‘Friday The 13th’ – How Did Critics Get It So Wrong?

by Thomas Tuna

Today–in case you didn’t check yet–is Friday the 13th. Not only that, it’s Friday the 13th, 2020. Which means it’s the 40th anniversary of the groundbreaking horror film named for this day.

So, given the day, we at Horror News Network wanted to look back at the original, iconic 1980 Friday the 13th movie–but from the perspective of how movie critics and reviewers saw it fresh and for the first time. Not as we look at it now–as one of a handful of truly classic slasher films.

As all fans now know, Friday the 13th was a huge box office success (grossing $60 million worldwide on a budget of just $550,000) and spawned a string of sequels and a 2009 reboot. But critical response was, in some corners, less than kind. Some reviews rightly praised the film’s cinematography, score and performances, but others…well, here are a few examples.

Many of the negative reviews condemned the movie for its graphic violence (no surprise there). The Hollywood Reporter said the film contained “gruesome violence” and added that it was a “sick and sickening low-budget feature.” The Boston Globe was succinct in its critique, saying the movie was “nauseating”.

Famed critic Gene Siskel want so far as to call director Sean S. Cunningham “one of the most despicable creatures ever to infest the movie business.” That’s a little too personal, Gene. Another noted reviewer, Leonard Maltin, called the film a “gory, cardboard thriller,” adding that the fact that younger viewers made it a box office sensation “is one more clue as to why SAT scores keep declining.”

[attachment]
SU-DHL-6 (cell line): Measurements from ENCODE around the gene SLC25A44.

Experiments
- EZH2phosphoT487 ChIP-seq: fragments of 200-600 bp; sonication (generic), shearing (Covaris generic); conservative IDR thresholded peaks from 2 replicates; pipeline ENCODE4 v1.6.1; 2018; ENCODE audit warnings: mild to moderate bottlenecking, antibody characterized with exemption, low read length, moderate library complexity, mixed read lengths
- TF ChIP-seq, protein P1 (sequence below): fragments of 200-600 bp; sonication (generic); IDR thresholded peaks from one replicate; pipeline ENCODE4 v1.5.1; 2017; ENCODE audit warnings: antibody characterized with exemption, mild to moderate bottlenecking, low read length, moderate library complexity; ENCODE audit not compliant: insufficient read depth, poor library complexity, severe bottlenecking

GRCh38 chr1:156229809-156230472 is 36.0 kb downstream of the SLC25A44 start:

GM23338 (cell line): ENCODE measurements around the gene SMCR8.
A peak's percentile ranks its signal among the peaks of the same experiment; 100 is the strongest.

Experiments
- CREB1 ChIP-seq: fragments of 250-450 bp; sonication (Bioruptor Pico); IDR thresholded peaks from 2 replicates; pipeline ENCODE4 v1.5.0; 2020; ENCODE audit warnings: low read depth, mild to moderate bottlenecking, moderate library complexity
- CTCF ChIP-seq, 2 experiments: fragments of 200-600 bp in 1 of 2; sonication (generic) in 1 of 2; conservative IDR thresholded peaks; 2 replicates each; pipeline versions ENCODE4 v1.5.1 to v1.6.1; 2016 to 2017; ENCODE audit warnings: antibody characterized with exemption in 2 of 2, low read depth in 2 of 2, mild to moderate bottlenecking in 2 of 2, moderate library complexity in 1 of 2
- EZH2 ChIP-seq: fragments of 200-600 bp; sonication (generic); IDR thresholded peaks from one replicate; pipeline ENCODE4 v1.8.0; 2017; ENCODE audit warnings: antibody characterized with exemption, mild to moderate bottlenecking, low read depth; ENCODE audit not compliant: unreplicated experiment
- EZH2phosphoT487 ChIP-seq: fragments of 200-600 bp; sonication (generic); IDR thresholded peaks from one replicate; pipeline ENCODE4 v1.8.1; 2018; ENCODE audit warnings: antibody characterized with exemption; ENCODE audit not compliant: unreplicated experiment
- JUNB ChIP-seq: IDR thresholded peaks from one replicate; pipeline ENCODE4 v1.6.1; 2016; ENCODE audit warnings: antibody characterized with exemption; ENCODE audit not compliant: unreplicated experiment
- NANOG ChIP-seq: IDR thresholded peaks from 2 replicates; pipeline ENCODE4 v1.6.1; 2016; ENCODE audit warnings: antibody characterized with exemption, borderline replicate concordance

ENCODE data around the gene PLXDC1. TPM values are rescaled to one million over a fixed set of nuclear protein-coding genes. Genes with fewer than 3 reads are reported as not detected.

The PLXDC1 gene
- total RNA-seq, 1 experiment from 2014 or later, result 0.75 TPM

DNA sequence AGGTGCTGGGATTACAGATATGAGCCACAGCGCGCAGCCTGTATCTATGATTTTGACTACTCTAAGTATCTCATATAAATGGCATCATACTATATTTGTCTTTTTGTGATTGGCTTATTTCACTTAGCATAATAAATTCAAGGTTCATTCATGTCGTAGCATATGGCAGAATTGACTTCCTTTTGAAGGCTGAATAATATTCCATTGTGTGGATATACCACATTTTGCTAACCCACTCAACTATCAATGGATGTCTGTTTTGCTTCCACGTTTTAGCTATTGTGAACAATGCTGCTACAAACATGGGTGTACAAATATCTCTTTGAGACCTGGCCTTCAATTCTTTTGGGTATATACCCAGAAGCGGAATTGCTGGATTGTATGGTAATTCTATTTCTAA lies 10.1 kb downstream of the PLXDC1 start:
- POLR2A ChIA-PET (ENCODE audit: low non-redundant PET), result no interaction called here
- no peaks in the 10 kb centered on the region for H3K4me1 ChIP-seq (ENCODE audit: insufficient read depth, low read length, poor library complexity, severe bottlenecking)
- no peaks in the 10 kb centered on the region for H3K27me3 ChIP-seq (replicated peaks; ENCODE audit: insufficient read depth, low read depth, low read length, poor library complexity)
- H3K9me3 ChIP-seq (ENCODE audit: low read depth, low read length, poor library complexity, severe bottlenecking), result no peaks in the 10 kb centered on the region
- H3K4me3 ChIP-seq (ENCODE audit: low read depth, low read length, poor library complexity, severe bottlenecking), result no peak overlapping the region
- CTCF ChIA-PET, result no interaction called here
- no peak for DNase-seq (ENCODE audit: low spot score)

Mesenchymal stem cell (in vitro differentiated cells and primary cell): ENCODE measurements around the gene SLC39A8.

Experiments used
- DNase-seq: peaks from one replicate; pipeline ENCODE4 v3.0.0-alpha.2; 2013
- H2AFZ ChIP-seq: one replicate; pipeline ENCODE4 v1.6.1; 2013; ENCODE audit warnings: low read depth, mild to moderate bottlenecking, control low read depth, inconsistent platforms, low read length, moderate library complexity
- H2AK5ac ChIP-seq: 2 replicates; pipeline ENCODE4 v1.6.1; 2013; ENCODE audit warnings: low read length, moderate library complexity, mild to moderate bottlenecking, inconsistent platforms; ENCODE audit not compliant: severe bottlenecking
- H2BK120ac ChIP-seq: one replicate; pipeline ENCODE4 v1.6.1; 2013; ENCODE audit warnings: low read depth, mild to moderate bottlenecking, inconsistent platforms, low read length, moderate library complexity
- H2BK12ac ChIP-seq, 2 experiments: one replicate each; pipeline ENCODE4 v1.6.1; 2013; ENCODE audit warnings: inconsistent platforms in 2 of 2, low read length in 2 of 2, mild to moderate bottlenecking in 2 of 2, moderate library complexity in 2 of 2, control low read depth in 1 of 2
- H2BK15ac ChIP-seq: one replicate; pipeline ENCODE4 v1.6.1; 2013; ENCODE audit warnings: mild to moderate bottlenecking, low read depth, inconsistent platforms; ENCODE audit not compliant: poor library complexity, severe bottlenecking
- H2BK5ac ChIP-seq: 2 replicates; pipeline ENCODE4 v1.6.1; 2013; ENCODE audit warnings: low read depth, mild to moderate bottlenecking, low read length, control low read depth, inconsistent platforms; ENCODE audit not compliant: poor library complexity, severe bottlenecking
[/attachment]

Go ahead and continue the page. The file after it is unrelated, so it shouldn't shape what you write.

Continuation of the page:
And the brickbats just kept on coming back in 1980. Variety in its review wrote that the movie was “low-budget in the worst sense–with no apparent talent or intelligence to offset its technical inadequacies.” The Baltimore Evening Sun’s review was just as scathing, calling the flick a “shamelessly bad film–but then Cunningham knows this. This is sad.”

Other critics took exception to what they felt was an attempt to copy the earlier success of John Carpenter’s Halloween. The Akron Beacon Journal said Halloween was “like Hitchcock when compared to Cunningham’s dreadful tale of butchery.” The Burlington Free Press agreed. Its review said Friday the 13th “copies everything, that is, except the quality” of Halloween.

And yet, despite all that bad press, horror fans today look at Friday the 13th as the enduring classic it turned out to be. It looks like Jason got the last laugh after all.

Click here for more on Friday the 13th.

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